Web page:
The understandings between the U.S. President and me protect Israel's most essential interests: first and foremost, not demanding a return to the '67 borders; allowing Israel to permanently keep large settlement blocs which have high Israeli populations; and the total refusal of allowing Palestinian refugees to return to Israel.”
On the face of it, the factors mentioned by Prime Minister Sharon in both his letter to President Bush and his Herzliya speech most probably were - each to a greater or lesser extent - amongst the motivating factors.
Exercise: List the factors that appear in this speech.
1. The demographic situation vs. the goal of preserving a democratic Jewish state;
2. The lack of political, military, or economic benefit in Jews living specifically in the Gaza Strip;
3. General Israeli discontent with having to protect the Jewish communities in the Gaza Strip;
4. Israel's desire to maintain those areas of the West Bank with large Jewish populations;
5. The need for implementation of Israeli political consensus as a means of boosting national morale;
6. The perception that the presence of the IDF and Jewish civilians in the Gaza Strip provides an excuse for terrorism;
7. International pressure, specifically International condemnation of Israel's measures against Palestinian terrorism vs. International apathy vis a vis Palestinian terrorism against Israel;
8. Israel's desire to maintain US support and political coordination between the two countries.
D. Other Possible Factors
In addition to the twelve factors already mentioned, there are at least three other interpretations as to what factors led to the formulation of the Disengagement Plan which have been proffered in various forums. They are:
1. To improve Israel's image and regain international approval, through significant but relatively minor territorial concessions as part of the Road Map
2. Prime Minister Sharon's desire to make his mark as an experienced leader and statesman, particularly in contrast to Yassir Arafat (at that time);
3. Political survival – see D. below (Minority government, leadership rivalry, ongoing legal investigations).
E. Likud Party Referendum, May 2004
Prime Minister Sharon did not wish to take this to a national referendum and opted to vote on it in the Likud party in May 2004, where he believed it would carry a definite majority, but to his dismay, the party membership voted against the plan (56%). This led him to seek a formula or amended version* which would be acceptable to the Likud members of the Cabinet and to inform other Ministers that they would be fired, if they did not vote with the Government (June 2004)
Not only were two Ichud Leumi (National Union) ministers sacked, but two Mafdal (NRP) ministers resigned and PM Sharon was left with a minority government that had little chance of long-term survival. From this point, the Plan was combined into a proposed Bill that addressed provisions for both the military and civilian withdrawal and relocation of residents of all the communities in the Gaza Strip/northern Samaria.
The Israeli Cabinet approved what became known as the Compensation-Evacuation Bill in June 2004
[http://www.knesset.gov.il/process/docs/DisengageSharon_eng_revised.htm], but it had little chance of passing in the Knesset. At this point, the settlement movement began campaigning strongly for a National Referendum on the Disengagement issue and questioning the Prime Minister's mandate to carry out these sweeping decisions in a minority government and with support of the left-wing (with or without the Arab parties in the Knesset). PM Sharon remained firmly against a Referendum, despite heavy opposition from inside the Likud, and worked towards winning a parliamentary majority for the Law.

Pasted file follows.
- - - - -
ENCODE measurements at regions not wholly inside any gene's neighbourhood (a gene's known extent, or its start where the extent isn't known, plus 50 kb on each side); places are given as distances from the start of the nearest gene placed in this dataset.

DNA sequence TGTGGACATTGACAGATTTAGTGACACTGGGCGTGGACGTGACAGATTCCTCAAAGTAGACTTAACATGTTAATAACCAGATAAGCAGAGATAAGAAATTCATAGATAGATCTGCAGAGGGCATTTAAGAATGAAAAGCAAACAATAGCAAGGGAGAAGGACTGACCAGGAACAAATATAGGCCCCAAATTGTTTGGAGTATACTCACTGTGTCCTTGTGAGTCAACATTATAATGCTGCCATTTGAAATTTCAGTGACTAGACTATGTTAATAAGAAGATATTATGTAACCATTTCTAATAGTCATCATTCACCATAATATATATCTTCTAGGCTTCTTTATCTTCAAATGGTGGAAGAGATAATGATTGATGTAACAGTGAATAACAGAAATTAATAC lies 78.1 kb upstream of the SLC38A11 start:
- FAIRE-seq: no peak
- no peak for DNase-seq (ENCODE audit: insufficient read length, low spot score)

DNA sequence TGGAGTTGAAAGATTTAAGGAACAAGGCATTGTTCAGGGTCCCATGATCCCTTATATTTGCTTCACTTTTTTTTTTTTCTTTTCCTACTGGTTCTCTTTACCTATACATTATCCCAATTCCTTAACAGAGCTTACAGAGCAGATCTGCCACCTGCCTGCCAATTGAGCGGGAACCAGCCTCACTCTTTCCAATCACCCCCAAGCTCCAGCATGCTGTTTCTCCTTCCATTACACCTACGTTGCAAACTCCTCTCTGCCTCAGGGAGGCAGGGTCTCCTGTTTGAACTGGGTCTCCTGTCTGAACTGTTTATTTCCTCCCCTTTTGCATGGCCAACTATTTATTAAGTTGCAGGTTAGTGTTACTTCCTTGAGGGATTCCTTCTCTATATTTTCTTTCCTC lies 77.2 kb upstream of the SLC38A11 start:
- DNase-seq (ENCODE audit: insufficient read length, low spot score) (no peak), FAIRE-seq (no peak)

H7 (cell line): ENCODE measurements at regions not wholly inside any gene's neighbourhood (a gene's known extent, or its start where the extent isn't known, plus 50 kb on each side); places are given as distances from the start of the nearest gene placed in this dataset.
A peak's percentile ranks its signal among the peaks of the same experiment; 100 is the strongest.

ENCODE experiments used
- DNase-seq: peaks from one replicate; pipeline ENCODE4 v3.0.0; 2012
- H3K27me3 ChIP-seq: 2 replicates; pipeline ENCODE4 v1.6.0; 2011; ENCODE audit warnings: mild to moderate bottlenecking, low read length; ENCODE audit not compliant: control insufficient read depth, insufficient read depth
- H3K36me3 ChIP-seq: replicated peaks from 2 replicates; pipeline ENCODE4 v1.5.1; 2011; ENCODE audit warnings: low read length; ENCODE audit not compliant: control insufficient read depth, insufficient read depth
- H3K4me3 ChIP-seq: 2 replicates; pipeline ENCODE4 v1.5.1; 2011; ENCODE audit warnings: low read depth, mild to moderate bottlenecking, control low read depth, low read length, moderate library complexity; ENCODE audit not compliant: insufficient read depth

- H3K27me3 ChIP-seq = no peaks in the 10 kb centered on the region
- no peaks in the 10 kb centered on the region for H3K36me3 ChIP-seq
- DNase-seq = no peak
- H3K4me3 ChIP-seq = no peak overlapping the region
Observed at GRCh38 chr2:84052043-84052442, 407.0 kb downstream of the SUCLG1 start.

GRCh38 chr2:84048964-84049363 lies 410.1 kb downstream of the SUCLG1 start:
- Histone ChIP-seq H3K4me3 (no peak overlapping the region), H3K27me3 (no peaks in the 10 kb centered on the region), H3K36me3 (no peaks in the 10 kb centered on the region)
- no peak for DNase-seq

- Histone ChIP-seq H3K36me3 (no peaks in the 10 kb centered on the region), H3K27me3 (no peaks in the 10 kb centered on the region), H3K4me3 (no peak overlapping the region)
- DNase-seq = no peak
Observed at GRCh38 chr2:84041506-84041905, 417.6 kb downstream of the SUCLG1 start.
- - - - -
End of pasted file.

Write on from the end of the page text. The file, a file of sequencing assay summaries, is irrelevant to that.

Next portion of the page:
F. Compensation-Evacuation Law
The Law eventually passed on 25th October 2004, with the support of the Labor Party from the benches of the Opposition.
The Knesset Vote – How & Why
||Which Ministers opposed it? (note 1) (note 2) |
||Which MK was absent? (note 3) |
||Why did Shas oppose it? Positions|
||Who supported it in the split vote? (note 4) |
|U. Torah Judaism
||Why did the UTJ oppose it? Positions|
||Who opposed it in the split vote? (note 5)|
|U. Arab List
||Why did the UAL support it? Positions|
||Why did Hadash abstain? Positions|
||Why did Balad abstain? Positions|
The Government Center-Right Likud Party split its vote, 23 for and 17 against;
The Left and Center-Left parties (Labor, Shinui*, Yachad, Am Echad*) voted in favor;
The Right and Center-Right parties (Shas, National Union*, National Religious, and United Torah Judaism) voted against.
See also: Knesset approves PM Sharon's disengagement plan
G. Political Instability and Disengagement
With a weak, minority Government, the fate of the law became uncertain, particularly after Shinui resigned on issues of social reform and budget; it was essential that the government be widened to include other parties, despite internal Likud opposition to the Labor Party. Labor later joined the Government in order to ensure that the Disengagement process would not be shelved. Nevertheless, there was not a majority to support the 2005 Budget and the budget vote was delayed until the end of March.
The Israeli political right came out in strong opposition and heightened the public campaign to prevent Disengagement, or – at least - impede its process (protest, demonstrations, Referendum Law, questioning governmental process and legitimacy, claims about repression of free speech, delegitimation of opposition).
The diplomatic context changed somewhat with the death of Yassir Arafat and new hopes for more peaceful times, law and order, cooperation and coordination with the PA around Disengagement. This led to the Sharm-el-Sheikh conference in February 2005, but its immediate outcomes were limited, as were progress towards democratic reform and improvement in law enforcement in the PA.
While many Likud MKs joined the campaign for a Referendum, the Israeli Labor Party made it clear that they would withdraw if the Referendum bill were to pass its first Knesset reading; the Israeli government garnered the necessary support and the Referendum bill did not pass its first Knesset reading in March 2004. The budget passed at the end of March and the government survived.
FAQ: Questions about Disengagement
Prime Minister Ariel Sharon’s Statement on the Day of the Implementation of the Disengagement Plan